TODAY'S PAPER
74° Good Afternoon
74° Good Afternoon
SportsHorseracing

Bob Baffert: 'The Triple Crown is great, but there's just something about the Derby'

Jockey Mike Smith, right, stands next to trainer

Jockey Mike Smith, right, stands next to trainer Bob Baffert after Roadster's win in the Santa Anita Derby horse race at Santa Anita in Arcadia, Calif., on April 6. Credit: AP/Keith Birmingham

LOUISVILLE — To become the best, it helps to be obsessed. Except for his family, nothing means as much to Bob Baffert as the great race at Churchill Downs on the first Saturday in May. Even after sweeping the Triple Crown with American Pharoah in 2015 and Justify last spring.

“The Kentucky Derby is still the one,” said Baffert, who has won five of them. “It’s still the most important race. To me the bar is the Derby. The Triple Crown is great, but there’s just something about the Derby. I could just win the Derby and just go home.”

Since their marriage in 2002, Jill Baffert has lived with his dream. “The Kentucky Derby is a driving force in Bob’s life,” she told NBCSN. “He starts thinking about it very early in a horse’s career.”

If Roadster, Game Winner or Improbable wins Saturday, Baffert will tie Ben Jones’ record of six Derby wins. He was asked if he knew anything about the man who trained 1941 Triple Crown winner Whirlaway. Starting in the 1930s, “Plain Ben” Jones (1882-1961) from tiny Parnell, Missouri, transformed Calumet Farm into thoroughbred racing’s version of the Yankees dynasty.

“Ben Jones? The golfer?” Baffert joked. “I just know what you guys tell me about him. I don’t want to be thinking about things like that. I feel like I’d super-jinx myself. I feel lucky I won one Derby, let alone five.”

That’s how many Jones actually won, because he wouldn’t be credited with six if he hadn’t made probably the most selfish move in racing history. Ben’s son, Jimmy, had trained Citation for his entire career, starting in 1947, a year after Ben retired to become Calumet’s manager. But Ben wanted to match Herbert “Derby Dick” Thompson’s four wins, so he demanded to be listed as Citation’s trainer of record for the 1948 Derby.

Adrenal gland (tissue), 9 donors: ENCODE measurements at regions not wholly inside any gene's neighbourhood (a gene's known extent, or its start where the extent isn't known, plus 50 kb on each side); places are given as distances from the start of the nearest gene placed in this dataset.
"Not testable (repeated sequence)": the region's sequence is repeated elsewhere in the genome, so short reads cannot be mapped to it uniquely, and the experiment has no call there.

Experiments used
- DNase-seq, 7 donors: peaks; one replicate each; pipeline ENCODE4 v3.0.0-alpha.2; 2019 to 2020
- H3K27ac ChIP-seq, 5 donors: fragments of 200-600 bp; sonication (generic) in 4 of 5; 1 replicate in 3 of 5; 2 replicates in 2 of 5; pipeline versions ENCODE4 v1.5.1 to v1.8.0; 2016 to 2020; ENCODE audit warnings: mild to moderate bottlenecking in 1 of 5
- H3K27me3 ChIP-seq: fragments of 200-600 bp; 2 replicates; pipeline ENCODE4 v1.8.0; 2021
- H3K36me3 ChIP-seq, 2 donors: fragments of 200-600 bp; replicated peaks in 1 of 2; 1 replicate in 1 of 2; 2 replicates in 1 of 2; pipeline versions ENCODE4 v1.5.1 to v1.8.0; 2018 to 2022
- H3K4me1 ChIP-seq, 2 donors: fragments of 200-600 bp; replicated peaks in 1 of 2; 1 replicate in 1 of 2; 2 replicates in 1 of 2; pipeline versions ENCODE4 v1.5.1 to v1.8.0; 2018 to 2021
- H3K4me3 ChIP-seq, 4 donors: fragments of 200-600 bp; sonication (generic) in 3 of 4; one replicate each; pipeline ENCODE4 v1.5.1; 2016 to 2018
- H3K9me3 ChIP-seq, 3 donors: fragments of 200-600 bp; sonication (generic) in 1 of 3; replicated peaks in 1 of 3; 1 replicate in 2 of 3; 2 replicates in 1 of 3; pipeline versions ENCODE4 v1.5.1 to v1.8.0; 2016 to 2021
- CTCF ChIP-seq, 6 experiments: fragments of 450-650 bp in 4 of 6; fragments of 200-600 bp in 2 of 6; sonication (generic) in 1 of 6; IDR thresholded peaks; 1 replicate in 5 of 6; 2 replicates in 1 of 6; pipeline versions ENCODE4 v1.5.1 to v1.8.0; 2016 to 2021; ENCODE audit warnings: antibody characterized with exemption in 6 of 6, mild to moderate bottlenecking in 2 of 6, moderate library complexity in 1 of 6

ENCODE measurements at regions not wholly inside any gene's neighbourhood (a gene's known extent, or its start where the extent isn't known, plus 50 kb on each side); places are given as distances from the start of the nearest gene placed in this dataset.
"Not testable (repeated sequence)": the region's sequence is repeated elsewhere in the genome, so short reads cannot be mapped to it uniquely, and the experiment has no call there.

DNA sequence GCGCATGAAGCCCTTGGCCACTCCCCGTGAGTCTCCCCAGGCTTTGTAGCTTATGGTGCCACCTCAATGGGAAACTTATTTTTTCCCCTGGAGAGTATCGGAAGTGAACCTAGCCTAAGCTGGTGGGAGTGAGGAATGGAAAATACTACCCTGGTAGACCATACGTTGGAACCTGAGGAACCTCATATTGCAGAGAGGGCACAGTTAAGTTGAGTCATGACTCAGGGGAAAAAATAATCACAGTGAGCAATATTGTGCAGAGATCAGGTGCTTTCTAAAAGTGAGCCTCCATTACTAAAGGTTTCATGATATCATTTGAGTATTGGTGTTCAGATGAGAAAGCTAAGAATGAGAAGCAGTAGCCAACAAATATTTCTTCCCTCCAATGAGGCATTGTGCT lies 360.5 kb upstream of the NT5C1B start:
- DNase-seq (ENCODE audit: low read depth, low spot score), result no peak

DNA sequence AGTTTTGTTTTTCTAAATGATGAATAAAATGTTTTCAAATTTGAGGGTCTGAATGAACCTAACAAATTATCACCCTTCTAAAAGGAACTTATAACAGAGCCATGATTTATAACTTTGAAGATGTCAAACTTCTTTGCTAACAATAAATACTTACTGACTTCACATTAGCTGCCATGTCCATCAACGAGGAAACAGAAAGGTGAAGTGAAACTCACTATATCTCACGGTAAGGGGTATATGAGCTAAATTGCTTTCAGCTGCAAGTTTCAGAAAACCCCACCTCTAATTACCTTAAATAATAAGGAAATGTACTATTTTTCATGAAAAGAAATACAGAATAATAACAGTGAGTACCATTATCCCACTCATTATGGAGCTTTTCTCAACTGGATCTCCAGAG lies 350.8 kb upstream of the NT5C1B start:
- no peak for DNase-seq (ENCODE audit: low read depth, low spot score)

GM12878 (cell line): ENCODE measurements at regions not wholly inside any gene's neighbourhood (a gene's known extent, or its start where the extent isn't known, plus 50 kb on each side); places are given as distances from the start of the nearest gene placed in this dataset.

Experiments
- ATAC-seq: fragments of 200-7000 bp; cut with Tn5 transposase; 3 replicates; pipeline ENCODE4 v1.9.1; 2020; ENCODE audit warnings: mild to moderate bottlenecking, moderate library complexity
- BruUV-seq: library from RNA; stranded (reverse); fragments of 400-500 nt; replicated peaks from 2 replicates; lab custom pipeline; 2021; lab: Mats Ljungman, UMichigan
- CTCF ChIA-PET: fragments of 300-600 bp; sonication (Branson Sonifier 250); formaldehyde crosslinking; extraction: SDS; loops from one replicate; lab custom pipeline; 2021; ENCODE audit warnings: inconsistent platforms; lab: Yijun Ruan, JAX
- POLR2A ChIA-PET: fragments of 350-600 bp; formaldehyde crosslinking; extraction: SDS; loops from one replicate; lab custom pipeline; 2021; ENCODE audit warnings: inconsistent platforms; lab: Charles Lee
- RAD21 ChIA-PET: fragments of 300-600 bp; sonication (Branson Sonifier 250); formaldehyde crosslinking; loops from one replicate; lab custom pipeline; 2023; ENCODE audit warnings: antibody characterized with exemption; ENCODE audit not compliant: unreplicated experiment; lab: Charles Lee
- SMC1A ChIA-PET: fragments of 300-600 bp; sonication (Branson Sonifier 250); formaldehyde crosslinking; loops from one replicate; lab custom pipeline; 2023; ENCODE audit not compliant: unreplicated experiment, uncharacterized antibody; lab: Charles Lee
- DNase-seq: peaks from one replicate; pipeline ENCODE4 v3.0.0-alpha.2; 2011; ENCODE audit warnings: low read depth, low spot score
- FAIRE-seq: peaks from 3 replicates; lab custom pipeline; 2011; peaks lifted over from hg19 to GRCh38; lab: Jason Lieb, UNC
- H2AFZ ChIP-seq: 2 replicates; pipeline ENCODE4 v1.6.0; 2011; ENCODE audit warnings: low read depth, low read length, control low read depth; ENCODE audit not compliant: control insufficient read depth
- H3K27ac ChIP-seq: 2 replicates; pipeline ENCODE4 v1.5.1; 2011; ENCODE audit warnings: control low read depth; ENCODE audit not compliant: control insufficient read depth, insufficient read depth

Ben hadn’t done the work, but wanted the glory. Jimmy bit his tongue and went along with the charade.

“Ben didn’t train that horse,” longtime race caller Dave Johnson said many years later. “Jimmy did.”

Heavily favored Citation dominated and Ben posed proudly with his fourth trophy, but he alienated his son. Jimmy reportedly told journalist Heywood Hale Broun: “The son of a gun just stole him from me.”

“That was a battleground for us,” Jimmy Jones (1906-2001) told Daily Racing Form columnist Jay Hovdey the year before he died. “That wasn’t right. I almost quit, but I couldn’t. I never had a better job.”

As bitter as he was, walking away from Citation, an all-time great, would have been madness. Jimmy got the credit for the Preakness and Belmont as Citation became the last Triple Crown winner until Secretariat in 1973. Jimmy Jones took the Derby with Iron Liege (1957) and Tim Tam (1958). Ben got his fifth and sixth victories (fourth and fifth, to be honest) with Ponder (1949) and Hill Gail (1952).

By all accounts, big, arrogant Ben was a hard guy to like. Before becoming a world-class trainer, he was a saloon brawler and a wandering horse trader who supposedly crossed paths with the Mexican bandit Pancho Villa. Jones had a unique touch with thoroughbreds. He was called “half horse” for his knack of bringing out their best.

His New York Times obituary ignored the adage to say nothing bad about the dead: “His son, Jimmy, officially trained two Derby winners, but did most of the actual handling of several others, while allowing his father to take the credit and break Derby records.”

But they’re in the books forever, and Baffert really doesn’t care about what happened long ago. This week he’s focused only on revisiting his happy place, the winner’s circle in Churchill’s infield.

“I’ve got three nice horses, and I just hope that turning for home all three are right there,” he said. “There’s nothing more exciting than when they’re heading into the stretch of the Derby and your horse is in contention.”

New York Sports